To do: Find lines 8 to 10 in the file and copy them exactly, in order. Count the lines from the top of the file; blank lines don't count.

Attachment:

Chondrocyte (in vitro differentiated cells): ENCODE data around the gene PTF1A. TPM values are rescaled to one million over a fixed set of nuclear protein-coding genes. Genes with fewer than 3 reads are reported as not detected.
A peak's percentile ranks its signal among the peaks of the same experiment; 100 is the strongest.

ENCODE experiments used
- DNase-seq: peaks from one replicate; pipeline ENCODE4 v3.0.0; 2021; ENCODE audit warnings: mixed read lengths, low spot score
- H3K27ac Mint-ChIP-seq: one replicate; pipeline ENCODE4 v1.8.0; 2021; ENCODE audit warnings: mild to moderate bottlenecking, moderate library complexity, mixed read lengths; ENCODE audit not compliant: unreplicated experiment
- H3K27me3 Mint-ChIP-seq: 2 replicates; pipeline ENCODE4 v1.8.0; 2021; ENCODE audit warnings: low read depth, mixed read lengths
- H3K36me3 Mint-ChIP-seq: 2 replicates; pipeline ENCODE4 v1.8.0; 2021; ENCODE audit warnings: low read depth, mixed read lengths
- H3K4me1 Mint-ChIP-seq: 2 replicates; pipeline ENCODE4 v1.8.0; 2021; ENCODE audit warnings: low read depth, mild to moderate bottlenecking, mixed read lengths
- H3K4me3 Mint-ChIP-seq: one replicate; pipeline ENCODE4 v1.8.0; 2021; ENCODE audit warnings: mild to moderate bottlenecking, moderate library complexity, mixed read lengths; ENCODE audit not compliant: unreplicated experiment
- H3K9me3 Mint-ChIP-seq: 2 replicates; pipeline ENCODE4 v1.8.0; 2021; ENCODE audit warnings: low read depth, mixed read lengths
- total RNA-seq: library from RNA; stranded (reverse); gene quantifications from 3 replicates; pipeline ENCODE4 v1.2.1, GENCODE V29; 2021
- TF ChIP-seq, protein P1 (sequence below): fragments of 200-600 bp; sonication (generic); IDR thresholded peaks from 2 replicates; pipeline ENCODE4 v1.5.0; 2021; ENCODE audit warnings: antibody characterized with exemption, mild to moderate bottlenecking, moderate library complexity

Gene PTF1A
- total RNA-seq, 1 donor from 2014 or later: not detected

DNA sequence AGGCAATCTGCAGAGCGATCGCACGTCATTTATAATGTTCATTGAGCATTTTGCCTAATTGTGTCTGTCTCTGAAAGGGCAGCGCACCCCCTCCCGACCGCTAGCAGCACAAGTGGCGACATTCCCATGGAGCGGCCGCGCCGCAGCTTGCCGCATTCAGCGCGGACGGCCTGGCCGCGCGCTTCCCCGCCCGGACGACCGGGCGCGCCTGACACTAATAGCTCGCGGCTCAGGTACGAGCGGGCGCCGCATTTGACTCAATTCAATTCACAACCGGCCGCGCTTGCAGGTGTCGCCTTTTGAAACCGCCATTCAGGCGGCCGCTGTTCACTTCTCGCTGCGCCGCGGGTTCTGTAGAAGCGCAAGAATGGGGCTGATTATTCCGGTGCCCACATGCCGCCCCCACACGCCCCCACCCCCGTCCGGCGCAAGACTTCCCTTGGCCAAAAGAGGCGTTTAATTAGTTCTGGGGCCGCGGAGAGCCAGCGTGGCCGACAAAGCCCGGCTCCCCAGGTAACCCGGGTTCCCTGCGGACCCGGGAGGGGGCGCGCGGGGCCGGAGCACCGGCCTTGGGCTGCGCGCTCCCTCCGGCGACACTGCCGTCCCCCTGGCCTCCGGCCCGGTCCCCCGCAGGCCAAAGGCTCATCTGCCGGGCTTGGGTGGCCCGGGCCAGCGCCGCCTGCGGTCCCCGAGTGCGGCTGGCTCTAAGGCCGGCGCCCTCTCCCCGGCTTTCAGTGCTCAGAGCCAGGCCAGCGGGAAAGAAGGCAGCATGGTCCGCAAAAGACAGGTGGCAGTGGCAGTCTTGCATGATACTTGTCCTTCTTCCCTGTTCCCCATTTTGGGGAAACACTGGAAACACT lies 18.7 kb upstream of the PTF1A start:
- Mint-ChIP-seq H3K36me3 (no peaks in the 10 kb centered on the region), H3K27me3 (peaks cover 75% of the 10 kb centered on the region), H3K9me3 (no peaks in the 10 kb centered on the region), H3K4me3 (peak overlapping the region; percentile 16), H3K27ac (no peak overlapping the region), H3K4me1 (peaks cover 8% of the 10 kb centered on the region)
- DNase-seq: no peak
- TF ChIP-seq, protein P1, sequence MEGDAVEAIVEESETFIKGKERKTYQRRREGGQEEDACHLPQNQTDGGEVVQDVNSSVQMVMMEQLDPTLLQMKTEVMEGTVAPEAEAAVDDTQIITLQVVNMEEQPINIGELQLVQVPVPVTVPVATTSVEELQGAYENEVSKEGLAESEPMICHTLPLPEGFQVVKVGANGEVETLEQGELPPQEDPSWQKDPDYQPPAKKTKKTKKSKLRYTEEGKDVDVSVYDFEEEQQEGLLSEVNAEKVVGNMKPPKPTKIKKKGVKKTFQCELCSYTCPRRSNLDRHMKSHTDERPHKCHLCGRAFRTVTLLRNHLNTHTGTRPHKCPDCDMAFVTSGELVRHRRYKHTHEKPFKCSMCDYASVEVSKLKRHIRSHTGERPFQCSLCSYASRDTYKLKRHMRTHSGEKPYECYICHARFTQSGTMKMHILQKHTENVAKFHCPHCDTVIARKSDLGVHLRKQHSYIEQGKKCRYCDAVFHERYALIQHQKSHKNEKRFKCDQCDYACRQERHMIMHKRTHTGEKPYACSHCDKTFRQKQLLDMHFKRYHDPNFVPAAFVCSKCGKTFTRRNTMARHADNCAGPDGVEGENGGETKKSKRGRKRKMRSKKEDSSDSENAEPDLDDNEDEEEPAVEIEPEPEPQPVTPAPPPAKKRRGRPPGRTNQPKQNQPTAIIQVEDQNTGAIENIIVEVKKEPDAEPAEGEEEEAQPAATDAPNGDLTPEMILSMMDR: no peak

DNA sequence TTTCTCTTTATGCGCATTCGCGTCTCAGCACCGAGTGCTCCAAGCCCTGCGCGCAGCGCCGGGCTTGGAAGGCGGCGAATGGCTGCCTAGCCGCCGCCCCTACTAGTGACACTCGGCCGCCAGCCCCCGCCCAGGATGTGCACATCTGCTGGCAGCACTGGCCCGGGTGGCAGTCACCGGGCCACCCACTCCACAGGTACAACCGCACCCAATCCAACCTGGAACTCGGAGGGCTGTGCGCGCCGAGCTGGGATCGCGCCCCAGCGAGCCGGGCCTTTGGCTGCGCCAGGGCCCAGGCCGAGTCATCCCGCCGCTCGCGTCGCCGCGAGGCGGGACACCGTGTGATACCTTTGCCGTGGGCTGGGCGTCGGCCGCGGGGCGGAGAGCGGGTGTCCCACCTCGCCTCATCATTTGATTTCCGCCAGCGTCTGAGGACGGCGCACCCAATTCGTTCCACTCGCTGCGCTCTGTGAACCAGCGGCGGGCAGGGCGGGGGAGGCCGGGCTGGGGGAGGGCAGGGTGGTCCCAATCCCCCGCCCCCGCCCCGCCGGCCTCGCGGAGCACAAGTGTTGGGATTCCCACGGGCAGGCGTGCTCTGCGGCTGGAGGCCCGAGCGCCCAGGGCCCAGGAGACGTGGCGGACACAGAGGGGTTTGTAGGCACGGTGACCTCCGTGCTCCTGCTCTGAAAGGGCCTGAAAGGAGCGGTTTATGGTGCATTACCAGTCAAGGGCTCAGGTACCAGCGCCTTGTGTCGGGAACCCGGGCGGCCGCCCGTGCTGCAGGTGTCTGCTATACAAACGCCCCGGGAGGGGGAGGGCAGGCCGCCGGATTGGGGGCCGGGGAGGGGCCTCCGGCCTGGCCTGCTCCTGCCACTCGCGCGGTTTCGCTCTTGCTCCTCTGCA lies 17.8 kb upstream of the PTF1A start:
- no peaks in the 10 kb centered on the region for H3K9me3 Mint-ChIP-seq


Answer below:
- H3K4me1 Mint-ChIP-seq: 2 replicates; pipeline ENCODE4 v1.8.0; 2021; ENCODE audit warnings: low read depth, mild to moderate bottlenecking, mixed read lengths
- H3K4me3 Mint-ChIP-seq: one replicate; pipeline ENCODE4 v1.8.0; 2021; ENCODE audit warnings: mild to moderate bottlenecking, moderate library complexity, mixed read lengths; ENCODE audit not compliant: unreplicated experiment
- H3K9me3 Mint-ChIP-seq: 2 replicates; pipeline ENCODE4 v1.8.0; 2021; ENCODE audit warnings: low read depth, mixed read lengths